The FTSE (^FTSE) had a fairly subdued session on Friday as traders weighed up lower-than-expected borrowing figures in June, as well as news that UK debt is still at its highest since 1961.
London's benchmark index yoyoed between positive and negative territory in the first hour after opening, managing to close 0.2% on the day. Meanwhile the CAC (^FCHI) gained 0.6% in Paris, and the Frankfurt DAX (^GDAXI) was 0.6% lower.
According to the Office for National Statistics (ONS), public sector net borrowing came in at £18.5bn in June, a £0.4bn decrease from the same time last year, and more than 40% less than the record June borrowing in 2020.
However, borrowing during the month still marked the third-highest figure for June over the past 30 years. Energy support payments and inflation-linked benefits payments continued to fuel government spending.
“Now more than ever we need to maintain discipline with the public finances," chancellor Jeremy Hunt said.
“We are at a crucial juncture and need to avoid reckless spending. As this week’s fall in inflation showed, we will start to see results if we stick to our plan to halve inflation, grow the economy and get debt falling.”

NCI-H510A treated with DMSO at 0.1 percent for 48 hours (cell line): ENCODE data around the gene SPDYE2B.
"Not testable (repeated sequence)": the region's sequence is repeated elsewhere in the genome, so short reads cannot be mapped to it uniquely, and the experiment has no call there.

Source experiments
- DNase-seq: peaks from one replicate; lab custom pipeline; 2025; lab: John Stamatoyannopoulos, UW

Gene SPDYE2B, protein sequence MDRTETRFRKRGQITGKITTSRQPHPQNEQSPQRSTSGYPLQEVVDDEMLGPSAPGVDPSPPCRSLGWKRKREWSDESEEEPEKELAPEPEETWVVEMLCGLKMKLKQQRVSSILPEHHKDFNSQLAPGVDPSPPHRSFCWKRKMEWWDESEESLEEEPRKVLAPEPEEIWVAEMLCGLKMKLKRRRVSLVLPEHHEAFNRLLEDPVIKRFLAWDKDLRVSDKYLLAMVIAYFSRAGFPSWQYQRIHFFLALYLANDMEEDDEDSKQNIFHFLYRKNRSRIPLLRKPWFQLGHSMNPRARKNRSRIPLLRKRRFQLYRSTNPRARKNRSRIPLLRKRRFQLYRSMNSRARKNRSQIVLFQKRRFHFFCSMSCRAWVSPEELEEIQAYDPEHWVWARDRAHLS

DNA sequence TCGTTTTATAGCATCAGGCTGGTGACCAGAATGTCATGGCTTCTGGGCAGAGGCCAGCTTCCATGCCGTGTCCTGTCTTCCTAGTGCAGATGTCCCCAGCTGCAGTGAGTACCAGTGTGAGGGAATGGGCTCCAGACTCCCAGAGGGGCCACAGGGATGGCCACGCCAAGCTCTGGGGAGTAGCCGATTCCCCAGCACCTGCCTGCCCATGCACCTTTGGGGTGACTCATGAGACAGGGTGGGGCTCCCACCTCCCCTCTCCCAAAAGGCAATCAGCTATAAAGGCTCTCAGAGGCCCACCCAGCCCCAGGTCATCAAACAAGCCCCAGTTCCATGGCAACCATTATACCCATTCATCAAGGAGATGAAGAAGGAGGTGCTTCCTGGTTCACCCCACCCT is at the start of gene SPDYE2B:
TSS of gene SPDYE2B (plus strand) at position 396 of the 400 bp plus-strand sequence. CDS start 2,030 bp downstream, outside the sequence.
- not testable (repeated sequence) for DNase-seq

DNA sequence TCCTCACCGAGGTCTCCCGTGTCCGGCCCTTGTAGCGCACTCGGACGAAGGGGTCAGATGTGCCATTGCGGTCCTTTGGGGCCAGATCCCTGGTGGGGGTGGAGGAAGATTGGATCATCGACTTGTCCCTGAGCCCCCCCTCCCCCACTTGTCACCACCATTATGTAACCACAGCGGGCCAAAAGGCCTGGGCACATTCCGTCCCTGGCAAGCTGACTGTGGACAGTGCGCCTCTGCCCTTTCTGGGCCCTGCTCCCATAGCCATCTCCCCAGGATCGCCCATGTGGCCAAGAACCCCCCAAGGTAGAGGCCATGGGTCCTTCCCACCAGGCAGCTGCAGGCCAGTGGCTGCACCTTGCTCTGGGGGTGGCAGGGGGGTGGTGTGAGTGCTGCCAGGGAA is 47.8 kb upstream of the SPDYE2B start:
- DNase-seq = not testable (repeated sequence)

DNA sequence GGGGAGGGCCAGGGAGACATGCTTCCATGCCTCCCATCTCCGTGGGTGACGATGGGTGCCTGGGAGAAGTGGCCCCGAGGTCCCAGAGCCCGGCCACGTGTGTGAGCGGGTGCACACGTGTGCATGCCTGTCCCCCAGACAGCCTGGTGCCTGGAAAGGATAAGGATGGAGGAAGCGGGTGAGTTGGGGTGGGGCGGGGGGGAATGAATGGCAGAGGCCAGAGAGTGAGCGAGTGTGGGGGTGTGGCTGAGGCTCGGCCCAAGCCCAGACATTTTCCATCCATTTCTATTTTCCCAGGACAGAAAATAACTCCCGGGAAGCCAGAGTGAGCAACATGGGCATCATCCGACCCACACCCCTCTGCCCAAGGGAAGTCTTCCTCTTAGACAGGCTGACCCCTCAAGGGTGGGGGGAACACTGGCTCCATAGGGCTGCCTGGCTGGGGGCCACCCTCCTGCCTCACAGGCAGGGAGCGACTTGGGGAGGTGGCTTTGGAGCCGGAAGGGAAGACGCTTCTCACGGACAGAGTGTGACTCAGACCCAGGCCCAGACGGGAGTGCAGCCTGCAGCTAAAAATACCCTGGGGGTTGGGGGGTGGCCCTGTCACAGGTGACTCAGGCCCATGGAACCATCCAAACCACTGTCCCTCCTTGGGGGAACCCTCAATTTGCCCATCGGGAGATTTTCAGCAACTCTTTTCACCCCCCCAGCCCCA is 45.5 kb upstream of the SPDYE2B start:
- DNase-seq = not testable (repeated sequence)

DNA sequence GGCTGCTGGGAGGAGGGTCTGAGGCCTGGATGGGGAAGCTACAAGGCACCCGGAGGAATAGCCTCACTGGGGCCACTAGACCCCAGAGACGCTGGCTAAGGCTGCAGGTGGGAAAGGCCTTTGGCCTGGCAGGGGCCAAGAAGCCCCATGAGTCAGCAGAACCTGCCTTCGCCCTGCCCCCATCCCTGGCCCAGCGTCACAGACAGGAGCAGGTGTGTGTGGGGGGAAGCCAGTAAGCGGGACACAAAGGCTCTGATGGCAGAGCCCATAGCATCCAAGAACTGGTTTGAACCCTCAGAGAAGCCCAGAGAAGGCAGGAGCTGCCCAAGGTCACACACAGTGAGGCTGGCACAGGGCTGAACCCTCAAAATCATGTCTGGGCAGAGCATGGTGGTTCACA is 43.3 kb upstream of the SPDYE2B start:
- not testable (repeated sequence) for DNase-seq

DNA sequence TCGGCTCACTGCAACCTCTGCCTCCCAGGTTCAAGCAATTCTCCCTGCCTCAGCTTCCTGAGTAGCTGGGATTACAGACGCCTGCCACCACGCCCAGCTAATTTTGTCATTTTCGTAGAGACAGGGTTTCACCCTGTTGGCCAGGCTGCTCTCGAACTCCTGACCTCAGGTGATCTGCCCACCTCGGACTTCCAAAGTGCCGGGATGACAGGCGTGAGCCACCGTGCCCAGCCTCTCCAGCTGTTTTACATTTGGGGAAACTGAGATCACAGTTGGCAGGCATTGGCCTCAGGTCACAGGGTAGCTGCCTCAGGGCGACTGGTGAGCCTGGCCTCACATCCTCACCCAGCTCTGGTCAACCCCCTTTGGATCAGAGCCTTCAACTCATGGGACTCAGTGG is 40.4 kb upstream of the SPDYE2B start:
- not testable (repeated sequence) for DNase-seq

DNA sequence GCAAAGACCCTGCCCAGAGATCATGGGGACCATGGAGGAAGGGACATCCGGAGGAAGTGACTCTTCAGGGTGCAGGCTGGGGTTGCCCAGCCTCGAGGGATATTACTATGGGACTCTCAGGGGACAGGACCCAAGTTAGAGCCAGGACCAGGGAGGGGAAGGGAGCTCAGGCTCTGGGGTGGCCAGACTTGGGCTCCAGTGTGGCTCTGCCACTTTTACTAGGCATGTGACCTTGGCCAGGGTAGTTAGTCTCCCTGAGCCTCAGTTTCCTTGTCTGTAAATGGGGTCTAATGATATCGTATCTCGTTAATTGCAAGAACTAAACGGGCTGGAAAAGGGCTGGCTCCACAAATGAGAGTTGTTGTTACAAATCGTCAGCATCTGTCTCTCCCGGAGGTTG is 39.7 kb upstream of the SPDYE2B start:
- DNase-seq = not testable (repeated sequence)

The government’s debt pile was bigger than the country’s economic output in June. It is the first time this has happened for more than 60 years. The ONS said debt reached 100.8% of GDP.
It came as UK retail sales volumes beat expectations in June, rising by 0.7% on the start of a busy summer sales period, according to new official data.
Numbers were buoyed by the extra bank holiday, the hottest June on record, and department stores and furniture shops also having a strong month, the ONS said. These were partially offset by falls in fuel, garden centres and clothes shops.
Watch: What is a recession and how do we spot one?